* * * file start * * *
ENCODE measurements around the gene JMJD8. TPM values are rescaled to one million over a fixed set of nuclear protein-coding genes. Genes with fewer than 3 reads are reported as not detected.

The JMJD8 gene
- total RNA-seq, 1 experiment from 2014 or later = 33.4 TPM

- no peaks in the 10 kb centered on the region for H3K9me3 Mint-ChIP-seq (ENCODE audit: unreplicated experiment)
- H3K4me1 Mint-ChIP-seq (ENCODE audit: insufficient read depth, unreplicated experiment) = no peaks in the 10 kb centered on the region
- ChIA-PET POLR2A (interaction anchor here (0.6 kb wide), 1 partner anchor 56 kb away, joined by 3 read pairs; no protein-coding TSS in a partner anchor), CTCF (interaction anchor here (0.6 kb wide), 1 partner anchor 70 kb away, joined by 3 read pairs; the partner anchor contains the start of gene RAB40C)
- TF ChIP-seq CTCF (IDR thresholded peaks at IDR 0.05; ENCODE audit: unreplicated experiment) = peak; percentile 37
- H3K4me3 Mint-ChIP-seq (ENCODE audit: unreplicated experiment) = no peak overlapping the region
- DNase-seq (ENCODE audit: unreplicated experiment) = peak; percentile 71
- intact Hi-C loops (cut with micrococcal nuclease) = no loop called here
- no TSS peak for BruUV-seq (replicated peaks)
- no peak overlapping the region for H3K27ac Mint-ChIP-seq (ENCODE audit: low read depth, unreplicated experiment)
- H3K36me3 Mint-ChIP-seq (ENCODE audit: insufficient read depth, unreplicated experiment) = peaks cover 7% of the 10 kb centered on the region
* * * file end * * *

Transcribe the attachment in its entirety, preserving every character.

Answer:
ENCODE measurements around the gene JMJD8. TPM values are rescaled to one million over a fixed set of nuclear protein-coding genes. Genes with fewer than 3 reads are reported as not detected.

The JMJD8 gene
- total RNA-seq, 1 experiment from 2014 or later = 33.4 TPM

- no peaks in the 10 kb centered on the region for H3K9me3 Mint-ChIP-seq (ENCODE audit: unreplicated experiment)
- H3K4me1 Mint-ChIP-seq (ENCODE audit: insufficient read depth, unreplicated experiment) = no peaks in the 10 kb centered on the region
- ChIA-PET POLR2A (interaction anchor here (0.6 kb wide), 1 partner anchor 56 kb away, joined by 3 read pairs; no protein-coding TSS in a partner anchor), CTCF (interaction anchor here (0.6 kb wide), 1 partner anchor 70 kb away, joined by 3 read pairs; the partner anchor contains the start of gene RAB40C)
- TF ChIP-seq CTCF (IDR thresholded peaks at IDR 0.05; ENCODE audit: unreplicated experiment) = peak; percentile 37
- H3K4me3 Mint-ChIP-seq (ENCODE audit: unreplicated experiment) = no peak overlapping the region
- DNase-seq (ENCODE audit: unreplicated experiment) = peak; percentile 71
- intact Hi-C loops (cut with micrococcal nuclease) = no loop called here
- no TSS peak for BruUV-seq (replicated peaks)
- no peak overlapping the region for H3K27ac Mint-ChIP-seq (ENCODE audit: low read depth, unreplicated experiment)
- H3K36me3 Mint-ChIP-seq (ENCODE audit: insufficient read depth, unreplicated experiment) = peaks cover 7% of the 10 kb centered on the region